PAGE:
Dewey, John. The Public and its Problems. Athens, Ohio: Swallow Press, 1954 [1927].

Dewey, John. “My Pedagogic Creed.” In The Early Works of John Dewey, 1882-1898. Ed. Jo Ann Boydston. Vol. 5. Carbondale, IL: Southern Illinois University Press, 1967-1972.

Friedman, Jeffrey. “Democratic Incompetence in Normative and Positive Theory: Neglected Implications of ‘The Nature of Belief Systems in Mass Publics.’” Critical Review 18 (2006), no. 1-3: i-xliii.

-----. “Introduction: Public ignorance and democratic theory.” Critical Review. Astoria: Fall 1998. Vol. 12, Iss. 4; pg. 397, 15 pgs.

Madison, James; Alexander Hamilton; John Jay. The Federalist.

Madison, James. “Consolidation.” In Madison: Writings (New York: Library of America: 1999 [1791].

Manent, Pierre. A World Beyond Politics? A Defense of the Nation-State. Trans. Marc LePain. Princeton: Princeton University Press, 2006.

McWilliams, Wilson Carey. “Democracy and the Citizen: Community, Dignity, and the Crisis of Contemporary Politics in America.” In How Democratic is the Constitution? Ed. Robert A. Goldwin and William A. Schambra. Washington, D.C.: American Enterprise Institute: 1980.

Niebuhr, Reinhold. “Optimism, Pessimism, and Religious Faith,” in The Essential Reinhold Niebuhr: Selected Essays and Addresses, ed. Robert McAfee Brown (New Haven: Yale University Press, 1986).

Pestritto, Ronald J. Woodrow Wilson and the Roots of American Liberalism. Lanham, MD: Rowman and Littlefield, 2005.

Plato. The Republic of Plato. Trans. Allan Bloom. New York: Basic Books, 1968.

Purcell, Edward A., Jr. The Crisis of Democratic Theory: Scientific Naturalism and the Problem of Value (Lexington: University Press of Kentucky, 1973).

Shepard, Walter J. “Democracy in Transition.” American Political Science Review 29 (February, 1935).

Somin, Ilya. “Voter Ignorance and the Democratic Ideal.” Critical Review 12:4. Fall, 1998.

Tocqueville, Alexis de. Democracy in America. Trans. George Lawrence. Ed. J. P. Mayer. New York: Harper and Row, 1969.

Wollheim, Richard. “A Paradox in the Theory of Democracy,” Philosophy, Politics and Society, ed. Peter Laslett and W. G. Runciman, 2nd Series. New York: Barnes & Noble, 1962.

Wednesday, December 17, 2008

Democracy, Ancient and Modern

An essay long-completed and hardly awaited is slated to appear as the conclusion to a forthcoming edited book entitled Democratizations with MIT Press. Written when I was on the faculty at Princeton, it attempts to explain the transition for an older definition of democracy - drawn primarily from an Aristotelian conception of citizenship - to the new one based on rights and individual liberty and autonomy. What fascinated me in particular was the way in which Aristotle intimates that a true egalitarian democracy (absent a slave or laboring class who were barely free) would only be possible in a technological society, but that a technological society (such as that conceived by Francis Bacon) requires the rejection of the form of self-rule defended by Aristotle (namely, based upon an Aristotelian conception of nature that is rejected by Bacon). Thus, a basic conundrum arises in which a substantive egalitarian democracy of the sort imagined by Aristotle requires technological conditions that make such substantive egalitarian democracy untenable. At a deeper level, I aim to raise the question whether the democratic ideal of self-rule is possible in modernity. I attempt a modestly hopeful, if chastened, answer in the closing paragraphs.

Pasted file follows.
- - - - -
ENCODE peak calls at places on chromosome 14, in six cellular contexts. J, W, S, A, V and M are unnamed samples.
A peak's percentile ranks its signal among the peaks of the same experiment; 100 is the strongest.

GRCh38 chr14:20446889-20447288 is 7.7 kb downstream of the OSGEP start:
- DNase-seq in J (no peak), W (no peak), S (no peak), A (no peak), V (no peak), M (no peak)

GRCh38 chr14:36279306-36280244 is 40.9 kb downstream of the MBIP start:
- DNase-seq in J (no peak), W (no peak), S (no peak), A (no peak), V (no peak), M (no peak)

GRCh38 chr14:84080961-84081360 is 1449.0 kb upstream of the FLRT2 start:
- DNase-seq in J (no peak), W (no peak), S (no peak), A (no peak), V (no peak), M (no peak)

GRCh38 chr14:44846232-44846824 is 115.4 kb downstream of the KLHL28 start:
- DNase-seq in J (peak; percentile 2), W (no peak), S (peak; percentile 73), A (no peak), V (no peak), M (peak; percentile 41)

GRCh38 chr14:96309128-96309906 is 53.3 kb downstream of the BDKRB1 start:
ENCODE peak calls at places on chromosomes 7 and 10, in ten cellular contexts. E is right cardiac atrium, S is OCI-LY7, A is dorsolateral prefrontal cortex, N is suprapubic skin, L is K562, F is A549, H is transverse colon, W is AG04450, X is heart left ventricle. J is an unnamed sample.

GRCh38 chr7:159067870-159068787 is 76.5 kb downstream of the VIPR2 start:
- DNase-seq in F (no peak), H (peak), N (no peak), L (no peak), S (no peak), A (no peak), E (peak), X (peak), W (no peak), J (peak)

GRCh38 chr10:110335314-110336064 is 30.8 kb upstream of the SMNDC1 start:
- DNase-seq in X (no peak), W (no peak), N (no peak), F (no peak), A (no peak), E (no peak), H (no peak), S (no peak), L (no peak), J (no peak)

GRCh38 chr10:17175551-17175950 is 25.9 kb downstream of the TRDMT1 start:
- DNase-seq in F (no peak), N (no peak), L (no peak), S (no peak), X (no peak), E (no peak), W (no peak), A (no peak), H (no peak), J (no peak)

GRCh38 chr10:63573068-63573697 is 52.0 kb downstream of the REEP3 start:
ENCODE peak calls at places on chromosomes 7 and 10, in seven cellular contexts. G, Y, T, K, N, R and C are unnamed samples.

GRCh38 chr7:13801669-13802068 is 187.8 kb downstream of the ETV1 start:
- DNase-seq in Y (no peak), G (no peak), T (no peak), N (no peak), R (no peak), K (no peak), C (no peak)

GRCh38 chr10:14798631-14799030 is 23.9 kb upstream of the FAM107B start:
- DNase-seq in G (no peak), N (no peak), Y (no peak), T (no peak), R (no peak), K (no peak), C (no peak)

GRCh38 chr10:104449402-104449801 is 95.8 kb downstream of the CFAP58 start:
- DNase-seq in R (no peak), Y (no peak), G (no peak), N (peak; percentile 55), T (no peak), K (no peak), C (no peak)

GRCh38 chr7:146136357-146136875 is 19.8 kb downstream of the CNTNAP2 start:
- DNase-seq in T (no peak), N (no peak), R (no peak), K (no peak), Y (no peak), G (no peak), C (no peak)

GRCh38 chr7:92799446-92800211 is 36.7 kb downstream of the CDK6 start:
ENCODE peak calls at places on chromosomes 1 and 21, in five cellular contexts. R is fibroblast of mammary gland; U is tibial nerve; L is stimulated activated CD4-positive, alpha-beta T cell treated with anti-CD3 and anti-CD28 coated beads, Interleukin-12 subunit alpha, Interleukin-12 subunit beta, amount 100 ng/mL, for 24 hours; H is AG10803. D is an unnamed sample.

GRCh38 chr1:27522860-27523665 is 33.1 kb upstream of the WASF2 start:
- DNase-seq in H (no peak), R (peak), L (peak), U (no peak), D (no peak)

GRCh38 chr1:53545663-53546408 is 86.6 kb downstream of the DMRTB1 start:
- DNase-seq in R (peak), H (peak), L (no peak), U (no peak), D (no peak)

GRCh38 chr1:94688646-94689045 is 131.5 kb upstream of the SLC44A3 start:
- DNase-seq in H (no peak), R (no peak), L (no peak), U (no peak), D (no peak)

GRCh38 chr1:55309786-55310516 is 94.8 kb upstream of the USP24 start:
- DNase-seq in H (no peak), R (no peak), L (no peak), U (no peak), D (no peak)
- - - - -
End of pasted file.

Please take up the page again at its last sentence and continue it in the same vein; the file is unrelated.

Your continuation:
I paste a few relevant pages of the essay, here, for those who would like a taste and can't wait for the appearance of the $37 paperback in March.

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Conclusion:
Democratic Prospects in Undemocratic Times
Patrick J. Deneen


The Paradox of “Democratizations”